What is Sunburn?

Nearly every person in the world has experienced sunburn at a certain point in life. The majority of cases did not wear sunscreen protection at the time, but there are many cases where sunburn actually happened despite wearing protection.

What is Sunburn?

What is Sunburn?

What is Sunburn?

Perhaps if you get a clearer picture of what is sunburn, you will understand why your skin gets burned even though you have put some sunscreen.

The skin responds to extreme exposure to ultraviolet lights and this results in sunburn. The sunburn is an indication of severe damage the skin, which sometimes can range from mild to more serious. When the skin is exposed to even as little as 10 minutes of intense UV light, it creates an amazingly big defense system against this particular enemy.

When you are having sunburn, the first sign to look for is redness. When the body gets burned, it sends out inflammatory response as a result of the dilating blood vessels. After this, the skin starts losing the hydration and the moisture which may lead to a tightness feeling. Afterwards, the cells on the skin start to thicken, while the pigment or the melanin starts being produced. The tanning is actually your body’s attempt to stop the rays from entering the deeper layers of the skin’s cells. If these rays enter, they are damaging their DNA.

Sunburn

Sunburn

High sunlight levels exposure leads to hypo or hyper pigmentation. This comes in the form of dark or light patches that are somewhat irregular. When the body is exposed to little sun damage, it can cope and fight it, but when you expose it to a greater light, the ability to fight becomes lower. If the skin’s cells’ DNA becomes damaged, much more severe things can happen, such as developing skin cancer.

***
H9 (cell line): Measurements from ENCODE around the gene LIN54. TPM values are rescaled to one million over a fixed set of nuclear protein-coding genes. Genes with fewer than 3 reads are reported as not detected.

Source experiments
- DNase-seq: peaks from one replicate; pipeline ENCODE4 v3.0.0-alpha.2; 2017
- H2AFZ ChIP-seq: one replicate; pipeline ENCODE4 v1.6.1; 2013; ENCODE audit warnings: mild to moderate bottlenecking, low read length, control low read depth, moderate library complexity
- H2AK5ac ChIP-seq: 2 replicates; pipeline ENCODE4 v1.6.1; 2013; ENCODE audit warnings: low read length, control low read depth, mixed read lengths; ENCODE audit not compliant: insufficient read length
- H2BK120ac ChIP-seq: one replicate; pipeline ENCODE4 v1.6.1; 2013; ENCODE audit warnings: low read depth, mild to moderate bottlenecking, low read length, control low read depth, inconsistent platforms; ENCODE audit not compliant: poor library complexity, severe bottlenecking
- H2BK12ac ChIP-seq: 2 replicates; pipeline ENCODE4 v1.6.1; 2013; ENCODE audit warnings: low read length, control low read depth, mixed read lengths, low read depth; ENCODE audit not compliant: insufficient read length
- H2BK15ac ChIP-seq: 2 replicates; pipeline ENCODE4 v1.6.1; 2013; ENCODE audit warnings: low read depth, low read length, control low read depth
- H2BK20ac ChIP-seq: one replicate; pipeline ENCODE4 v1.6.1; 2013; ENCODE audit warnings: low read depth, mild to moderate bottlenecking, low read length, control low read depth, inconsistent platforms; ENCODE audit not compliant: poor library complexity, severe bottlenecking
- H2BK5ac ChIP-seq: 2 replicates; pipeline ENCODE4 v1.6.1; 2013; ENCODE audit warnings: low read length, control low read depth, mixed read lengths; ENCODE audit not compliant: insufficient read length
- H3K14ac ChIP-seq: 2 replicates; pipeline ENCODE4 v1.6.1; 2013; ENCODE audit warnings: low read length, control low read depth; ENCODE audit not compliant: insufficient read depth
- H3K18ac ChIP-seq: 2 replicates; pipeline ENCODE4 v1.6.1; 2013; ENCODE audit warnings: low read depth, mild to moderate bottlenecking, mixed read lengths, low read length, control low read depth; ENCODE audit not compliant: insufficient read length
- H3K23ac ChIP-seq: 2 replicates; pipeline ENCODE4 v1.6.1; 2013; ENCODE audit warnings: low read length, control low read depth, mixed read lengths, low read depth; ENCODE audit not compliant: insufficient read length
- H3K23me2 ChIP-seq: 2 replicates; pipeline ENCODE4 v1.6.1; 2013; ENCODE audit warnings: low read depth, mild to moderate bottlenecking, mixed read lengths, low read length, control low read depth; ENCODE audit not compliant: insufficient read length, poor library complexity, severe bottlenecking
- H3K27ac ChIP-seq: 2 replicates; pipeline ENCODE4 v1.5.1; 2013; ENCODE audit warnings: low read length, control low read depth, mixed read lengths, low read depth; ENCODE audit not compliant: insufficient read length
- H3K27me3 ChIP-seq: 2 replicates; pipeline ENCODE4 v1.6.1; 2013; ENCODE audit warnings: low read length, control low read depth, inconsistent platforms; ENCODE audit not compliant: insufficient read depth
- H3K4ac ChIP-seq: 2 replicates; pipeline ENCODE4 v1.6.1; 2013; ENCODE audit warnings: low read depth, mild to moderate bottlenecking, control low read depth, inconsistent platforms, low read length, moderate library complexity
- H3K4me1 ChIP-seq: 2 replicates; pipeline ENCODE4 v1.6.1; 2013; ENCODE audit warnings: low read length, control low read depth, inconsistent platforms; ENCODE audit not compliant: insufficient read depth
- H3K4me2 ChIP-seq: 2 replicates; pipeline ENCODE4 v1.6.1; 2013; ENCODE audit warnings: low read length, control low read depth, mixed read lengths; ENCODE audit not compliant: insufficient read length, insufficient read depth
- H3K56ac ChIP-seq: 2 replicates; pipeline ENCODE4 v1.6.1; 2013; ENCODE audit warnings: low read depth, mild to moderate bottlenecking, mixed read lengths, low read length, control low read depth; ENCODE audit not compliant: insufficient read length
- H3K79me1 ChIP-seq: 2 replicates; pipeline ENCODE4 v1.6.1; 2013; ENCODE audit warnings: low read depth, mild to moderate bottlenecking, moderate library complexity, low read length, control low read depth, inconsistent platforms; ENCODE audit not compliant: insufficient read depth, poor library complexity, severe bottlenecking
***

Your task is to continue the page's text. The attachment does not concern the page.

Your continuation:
Why Does Your Skin Peel?

After you get sunburned, your body will still try to get rid of those cells you damaged. These cells are still at risk of becoming cancerous and because of this danger; every damage cell is bound to be sacrificed by the mechanisms for repair in the cells. This results in mass cells death, which means whole layers of your sunburned skin will start peeling off. After the skin is peeled off, other cells that are found underneath those layers will replace the areas.

When you get sunburned, you must make sure to take care of the cause of your problem. If you have been exposed to the sun for too long or the rays are too strong for your body to handle, you must get out of the sun immediately. Additionally, consuming as much water as you can is recommended, because the skin is becoming dehydrated.

Sometimes sunburn results in severely blistered skin, which may require medical assistance. If your inflammation is not this serious, you need to do everything you can to take down the inflammation and reduce the cells in the deeper layers beneath the skin.

Cool can also help you in reducing the sunburn and avoiding the dryness. However, you must always avoid greasy creams because these prevent the cooling of your skin and normally, make the entire situation much worse than it was in the first place. A soothing gel used after-sun is best to be applied on the inflamed areas. Also, you should look for clove, lavender, yucca, yogurt, cucumber and licorice because these are known to reduce the irritation and redness.

After the skin is sunburned, it will try to heal and therefore, you must keep it out of direct sunlight until this happens.

Aside from everything we mentioned before, irreparable skin damage often occurs after several sunburns, which results in premature aging of the skin. Therefore, you really should reconsider staying out in the sun for so long.